The New York Police Department's surveillance of Muslims in the United States disregards basic civil rights, as well as wisdom and logic.
The geographic range of the NYPD's actions in the name of counterterrorism is astonishing. Undercover police officers have been conducting surveillance, with CIA help, of U.S.-born and foreign Muslims in Connecticut, New Jersey, and upstate New York. Their authority to do so raises questions of jurisdiction.
Officers carrying out such duties are called "mosque crawlers." Imagine the public reaction if the same term were modified by "church" or "synagogue."
The CIA's role is equally dubious. The federal intelligence agency is prohibited by law from directing espionage -- including wiretaps and surveillance -- against U.S. citizens, although there has been some erosion of that ban because of the Patriot Act. Other law-enforcement bodies, such as the FBI, are entrusted with that responsibility.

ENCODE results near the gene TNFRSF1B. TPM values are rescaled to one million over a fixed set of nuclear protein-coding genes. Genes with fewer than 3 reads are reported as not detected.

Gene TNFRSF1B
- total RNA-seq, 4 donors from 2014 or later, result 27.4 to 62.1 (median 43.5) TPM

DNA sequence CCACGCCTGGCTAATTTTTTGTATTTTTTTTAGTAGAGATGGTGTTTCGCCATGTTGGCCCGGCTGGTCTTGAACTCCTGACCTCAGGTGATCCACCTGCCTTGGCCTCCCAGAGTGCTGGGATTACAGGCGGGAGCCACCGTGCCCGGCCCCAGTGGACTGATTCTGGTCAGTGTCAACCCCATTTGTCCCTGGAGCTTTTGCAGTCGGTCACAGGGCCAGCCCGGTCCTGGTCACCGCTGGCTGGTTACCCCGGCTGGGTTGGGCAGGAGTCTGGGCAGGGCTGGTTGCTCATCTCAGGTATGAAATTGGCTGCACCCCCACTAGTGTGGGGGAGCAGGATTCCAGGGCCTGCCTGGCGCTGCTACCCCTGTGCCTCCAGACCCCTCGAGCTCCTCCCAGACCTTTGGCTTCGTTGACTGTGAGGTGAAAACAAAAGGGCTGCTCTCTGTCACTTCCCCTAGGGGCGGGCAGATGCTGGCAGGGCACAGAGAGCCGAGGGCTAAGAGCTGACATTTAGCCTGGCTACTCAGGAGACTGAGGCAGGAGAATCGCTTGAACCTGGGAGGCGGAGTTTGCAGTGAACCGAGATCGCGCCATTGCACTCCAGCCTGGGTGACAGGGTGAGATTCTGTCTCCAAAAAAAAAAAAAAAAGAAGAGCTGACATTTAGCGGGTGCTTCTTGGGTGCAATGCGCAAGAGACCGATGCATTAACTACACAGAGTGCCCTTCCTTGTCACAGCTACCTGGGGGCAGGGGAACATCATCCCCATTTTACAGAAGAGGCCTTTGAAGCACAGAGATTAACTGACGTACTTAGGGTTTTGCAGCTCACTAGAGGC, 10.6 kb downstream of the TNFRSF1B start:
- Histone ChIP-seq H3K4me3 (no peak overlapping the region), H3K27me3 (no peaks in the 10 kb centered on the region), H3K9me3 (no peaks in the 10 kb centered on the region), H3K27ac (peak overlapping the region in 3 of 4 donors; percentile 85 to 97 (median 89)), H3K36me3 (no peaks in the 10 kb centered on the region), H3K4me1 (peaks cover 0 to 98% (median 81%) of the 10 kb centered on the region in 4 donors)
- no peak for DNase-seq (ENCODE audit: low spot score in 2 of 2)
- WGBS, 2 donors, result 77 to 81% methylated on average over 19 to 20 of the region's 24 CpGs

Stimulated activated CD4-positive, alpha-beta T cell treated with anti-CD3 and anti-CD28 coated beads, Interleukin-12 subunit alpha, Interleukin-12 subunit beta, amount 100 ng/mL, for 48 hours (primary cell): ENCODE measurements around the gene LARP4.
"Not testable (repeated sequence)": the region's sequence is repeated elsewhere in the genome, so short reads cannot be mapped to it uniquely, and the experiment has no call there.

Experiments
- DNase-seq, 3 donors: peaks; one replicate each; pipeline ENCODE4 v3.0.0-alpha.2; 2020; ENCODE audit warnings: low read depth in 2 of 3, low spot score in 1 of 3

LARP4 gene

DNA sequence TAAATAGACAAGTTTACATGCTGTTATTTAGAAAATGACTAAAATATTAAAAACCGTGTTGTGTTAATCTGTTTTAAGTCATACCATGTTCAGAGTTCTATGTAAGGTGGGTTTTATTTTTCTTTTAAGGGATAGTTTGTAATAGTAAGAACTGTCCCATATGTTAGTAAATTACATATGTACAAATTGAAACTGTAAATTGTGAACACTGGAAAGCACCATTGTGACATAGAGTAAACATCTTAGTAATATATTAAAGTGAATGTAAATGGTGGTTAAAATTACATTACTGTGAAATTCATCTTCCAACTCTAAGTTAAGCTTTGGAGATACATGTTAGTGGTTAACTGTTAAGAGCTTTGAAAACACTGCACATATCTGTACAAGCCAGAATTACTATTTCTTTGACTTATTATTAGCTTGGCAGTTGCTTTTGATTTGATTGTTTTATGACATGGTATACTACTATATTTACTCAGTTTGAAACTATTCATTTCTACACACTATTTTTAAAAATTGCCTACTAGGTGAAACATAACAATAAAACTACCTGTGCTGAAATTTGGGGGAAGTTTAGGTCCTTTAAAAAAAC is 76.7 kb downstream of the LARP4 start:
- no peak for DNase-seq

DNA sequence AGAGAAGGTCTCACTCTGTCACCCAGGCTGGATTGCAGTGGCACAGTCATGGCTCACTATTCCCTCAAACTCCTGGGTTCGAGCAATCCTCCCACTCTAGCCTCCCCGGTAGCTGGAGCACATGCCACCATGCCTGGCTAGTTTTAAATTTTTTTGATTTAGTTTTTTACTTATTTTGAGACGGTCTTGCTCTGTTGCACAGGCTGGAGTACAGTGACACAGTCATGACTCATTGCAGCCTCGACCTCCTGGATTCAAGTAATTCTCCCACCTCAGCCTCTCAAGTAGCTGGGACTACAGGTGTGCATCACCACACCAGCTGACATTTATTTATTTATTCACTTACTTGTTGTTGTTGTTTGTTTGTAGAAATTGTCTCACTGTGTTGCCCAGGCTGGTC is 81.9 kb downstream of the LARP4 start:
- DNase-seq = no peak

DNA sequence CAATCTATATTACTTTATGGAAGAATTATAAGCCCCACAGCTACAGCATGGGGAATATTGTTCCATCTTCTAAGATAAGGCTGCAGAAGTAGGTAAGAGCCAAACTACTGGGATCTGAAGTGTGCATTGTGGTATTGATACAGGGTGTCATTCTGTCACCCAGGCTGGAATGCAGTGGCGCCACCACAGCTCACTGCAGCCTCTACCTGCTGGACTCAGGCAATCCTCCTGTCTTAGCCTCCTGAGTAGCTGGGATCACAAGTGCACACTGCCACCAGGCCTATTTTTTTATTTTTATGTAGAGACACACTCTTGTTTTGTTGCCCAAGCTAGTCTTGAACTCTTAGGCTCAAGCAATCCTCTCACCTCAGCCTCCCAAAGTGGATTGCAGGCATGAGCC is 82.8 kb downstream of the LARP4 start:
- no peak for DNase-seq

New York City is considered a special case for counterterrorism programs, because its citizens were the principal victims of the 9/11 attacks. Yet that distinction does not justify gross abuse of civil rights, or provide a basis for New York police to run loose far beyond the city.
President George W. Bush had it right when he declared that Muslim Americans are important allies of all other Americans in preventing future attacks. New York Mayor Michael Bloomberg has no right to make it otherwise.
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